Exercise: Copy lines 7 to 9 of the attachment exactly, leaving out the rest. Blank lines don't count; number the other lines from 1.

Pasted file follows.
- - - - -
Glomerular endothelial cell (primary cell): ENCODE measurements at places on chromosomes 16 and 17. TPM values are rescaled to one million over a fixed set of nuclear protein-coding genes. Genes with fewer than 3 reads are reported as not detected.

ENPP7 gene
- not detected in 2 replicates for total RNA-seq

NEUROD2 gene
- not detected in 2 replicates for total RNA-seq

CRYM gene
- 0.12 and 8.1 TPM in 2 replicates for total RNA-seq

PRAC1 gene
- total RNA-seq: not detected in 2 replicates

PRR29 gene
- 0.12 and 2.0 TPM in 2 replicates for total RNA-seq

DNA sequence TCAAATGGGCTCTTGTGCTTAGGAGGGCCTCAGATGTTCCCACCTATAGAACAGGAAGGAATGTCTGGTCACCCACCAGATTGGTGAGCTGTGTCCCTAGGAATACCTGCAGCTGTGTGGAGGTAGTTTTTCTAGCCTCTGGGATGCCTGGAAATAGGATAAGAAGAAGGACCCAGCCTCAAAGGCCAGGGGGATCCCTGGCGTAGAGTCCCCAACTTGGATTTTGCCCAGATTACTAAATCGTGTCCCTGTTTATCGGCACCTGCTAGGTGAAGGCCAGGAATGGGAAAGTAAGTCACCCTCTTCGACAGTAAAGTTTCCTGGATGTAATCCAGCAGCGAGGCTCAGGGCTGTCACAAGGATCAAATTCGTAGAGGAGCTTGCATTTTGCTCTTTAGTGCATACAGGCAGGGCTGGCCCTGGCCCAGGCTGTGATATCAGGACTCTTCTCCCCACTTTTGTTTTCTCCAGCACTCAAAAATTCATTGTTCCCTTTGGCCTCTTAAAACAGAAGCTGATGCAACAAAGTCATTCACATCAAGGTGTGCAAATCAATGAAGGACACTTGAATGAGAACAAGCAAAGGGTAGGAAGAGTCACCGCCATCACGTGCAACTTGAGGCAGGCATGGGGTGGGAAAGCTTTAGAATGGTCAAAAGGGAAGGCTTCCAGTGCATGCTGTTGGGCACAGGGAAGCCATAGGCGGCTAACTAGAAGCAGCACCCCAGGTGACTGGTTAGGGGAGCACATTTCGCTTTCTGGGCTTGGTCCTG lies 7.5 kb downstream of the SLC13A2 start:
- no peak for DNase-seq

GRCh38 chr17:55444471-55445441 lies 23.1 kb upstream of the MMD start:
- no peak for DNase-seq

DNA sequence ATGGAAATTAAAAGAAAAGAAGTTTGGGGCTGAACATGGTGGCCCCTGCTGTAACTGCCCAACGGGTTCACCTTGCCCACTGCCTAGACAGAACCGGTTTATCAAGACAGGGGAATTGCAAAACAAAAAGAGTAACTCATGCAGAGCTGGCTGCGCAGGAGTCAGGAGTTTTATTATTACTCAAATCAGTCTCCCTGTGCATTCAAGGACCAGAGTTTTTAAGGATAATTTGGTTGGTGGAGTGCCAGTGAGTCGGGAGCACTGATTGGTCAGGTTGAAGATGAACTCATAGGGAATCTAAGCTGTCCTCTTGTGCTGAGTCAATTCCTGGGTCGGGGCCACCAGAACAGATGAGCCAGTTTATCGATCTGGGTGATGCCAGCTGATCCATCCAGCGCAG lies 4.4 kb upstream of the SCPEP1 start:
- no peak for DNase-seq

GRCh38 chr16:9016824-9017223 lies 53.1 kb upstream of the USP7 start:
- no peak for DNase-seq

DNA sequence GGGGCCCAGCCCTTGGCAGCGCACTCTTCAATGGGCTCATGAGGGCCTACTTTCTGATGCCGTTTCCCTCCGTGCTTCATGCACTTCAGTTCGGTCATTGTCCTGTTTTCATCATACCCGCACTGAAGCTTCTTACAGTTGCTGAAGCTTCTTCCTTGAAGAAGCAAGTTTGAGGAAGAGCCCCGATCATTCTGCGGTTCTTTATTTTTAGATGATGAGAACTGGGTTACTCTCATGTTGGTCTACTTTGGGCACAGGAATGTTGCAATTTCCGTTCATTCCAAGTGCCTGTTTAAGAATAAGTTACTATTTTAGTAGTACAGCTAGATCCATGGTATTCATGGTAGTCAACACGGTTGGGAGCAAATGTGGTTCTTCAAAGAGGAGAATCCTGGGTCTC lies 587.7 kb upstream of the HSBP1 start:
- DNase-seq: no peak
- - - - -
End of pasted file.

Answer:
- 0.12 and 8.1 TPM in 2 replicates for total RNA-seq

PRAC1 gene
- total RNA-seq: not detected in 2 replicates